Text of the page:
Don't Feed the Beast
In the wake of the tragic and, thus far, unexplainable act of violence that took place at Abbotsford Senior Secondary last week the mental health community is battening down the hatches and getting ready for a fight with a familiar beast. We know it well, and we know it's coming for us like it does after every random act of violence that people can't explain with their conventional labels. This beast will hunts us through news outlets, politicians, pundits and everyday people who are already blaming the Abbotsford stabbing on mental illness despite the fact that no police or medical experts have identified Gabriel Brandon Klein as having any recognized mental health disorder. It is going to attack us with misinformed articles and callus memes that will paint those with mental health conditions as dangerous and unstable. We should be arming ourselves with facts and statistics that make it inescapably clear that being mentally ill is far more likely to make one a victim of violence than a perpetrator, and we should be prepared to be frustrated when we are subsequently ignored. We should prepare ourselves to do battle with stigma, to defend ourselves, our loved ones and to remember thousands of Canada’s most vulnerable people who are victimized every year and receive very little sympathy, support or attention.
And we should also be prepared for the hulking, blood thirsty beast that is violent media culture, because it is coming for all of us. A cellphone video of the stabbing is already making the rounds on the Internet and the news. Some outlets are complying with the police and their request not to show the video or link to it in their articles. But some, and many private citizens as well, have ignored the request and are still circulating the video.
Who knows why exactly? There are probably as many answers to that question as there are people clicking away. The why is secondary to the question of what kind of harm this behavior is going to do to us as a society if we continue to proliferate it. There are so many different ways in which repeatedly exposing ourselves to this level of savage, random violence is doing more harm than good.
In an interview with the Huffington Post British psychologist Dr. Graham Davey, who specializes in the psychology of media violence, explained how that exposure can contribute to the development of mental health difficulties even in those personally unaffected by the events it describes: “Negative news can significantly change an individual’s mood — especially if there is a tendency in the news broadcasts to emphasize suffering and also the emotional components of the story,” he said. “In particular... negative news can affect your own personal worries. Viewing negative news means that you’re likely to see your own personal worries as more threatening and severe, and when you do start worrying about them, you’re more likely to find your worry difficult to control and more distressing than it would normally be.”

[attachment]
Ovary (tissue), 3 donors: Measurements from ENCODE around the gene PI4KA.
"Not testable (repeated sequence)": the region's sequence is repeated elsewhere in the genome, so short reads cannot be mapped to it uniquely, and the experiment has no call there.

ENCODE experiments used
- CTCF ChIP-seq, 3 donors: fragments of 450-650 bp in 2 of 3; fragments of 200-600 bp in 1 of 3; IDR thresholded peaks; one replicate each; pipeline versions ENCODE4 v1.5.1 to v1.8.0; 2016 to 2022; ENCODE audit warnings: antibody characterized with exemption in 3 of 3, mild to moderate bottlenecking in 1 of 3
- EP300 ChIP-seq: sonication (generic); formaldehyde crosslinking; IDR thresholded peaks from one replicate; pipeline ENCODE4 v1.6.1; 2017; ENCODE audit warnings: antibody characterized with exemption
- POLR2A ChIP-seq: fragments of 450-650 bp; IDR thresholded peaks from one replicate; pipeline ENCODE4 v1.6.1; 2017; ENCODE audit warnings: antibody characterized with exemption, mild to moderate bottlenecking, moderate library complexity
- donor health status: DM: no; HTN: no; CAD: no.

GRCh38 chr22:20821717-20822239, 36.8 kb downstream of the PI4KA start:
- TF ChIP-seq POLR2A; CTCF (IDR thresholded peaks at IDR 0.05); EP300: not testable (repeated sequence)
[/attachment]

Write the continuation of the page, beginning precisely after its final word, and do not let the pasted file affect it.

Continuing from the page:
Mentally healthy people can develop anxiety, depression and even mild PTSD symptoms when exposed to the worst and most violent things the media has to offer, but what happens when people who are already struggling with mental health difficulties encounter them? “Trauma triggers” describe the sometimes innocuous stimuli in the environment that can cause someone to vividly recall a particular traumatic memory. Though usually associated with PTSD they are by no means exclusive to that disorder and can manifest in any number of related conditions derived from violent trauma. A trauma trigger can set off a chain reaction in someone dealing with a mental health condition that leaves them wracked with severe anxiety, or can push them into panic attacks, flashbacks and deep depressions.
Overall, people are becoming more and more aware that this obsession with violent media isn’t doing anyone any favours. The mentally healthy invite dysfunction into their lives, and those already coping with mental health conditions find themselves caught in a sudden onslaught of acute triggers for the behaviours they’ve been working to manage and heal from. None of this even begins to touch on the intense trauma caused to the families and friends of the victims by having attacks on their loved ones publicized like celebrity gossip
So what can we do? Recently people (for the most part) have started to embrace the idea of ‘trigger warnings’ on violent media that might provoke reactions from those suffering from PTSD, however the greatest change an average person can effect in a culture of violence obsession is achieved simply by removing yourself from it. Clicks drive the sensationalist media and depriving them of that attention and the profits that accompany it is the best way to push it out. Don’t click, don’t share, don’t watch. Block posts containing it on social media, and don’t let it slide when friends and family participate in the voyeurism, but instead question why they are perpetuating such a toxic cycle.
Don’t feed the beast when the simplest and most effective thing you can do is simply starve it out of your community.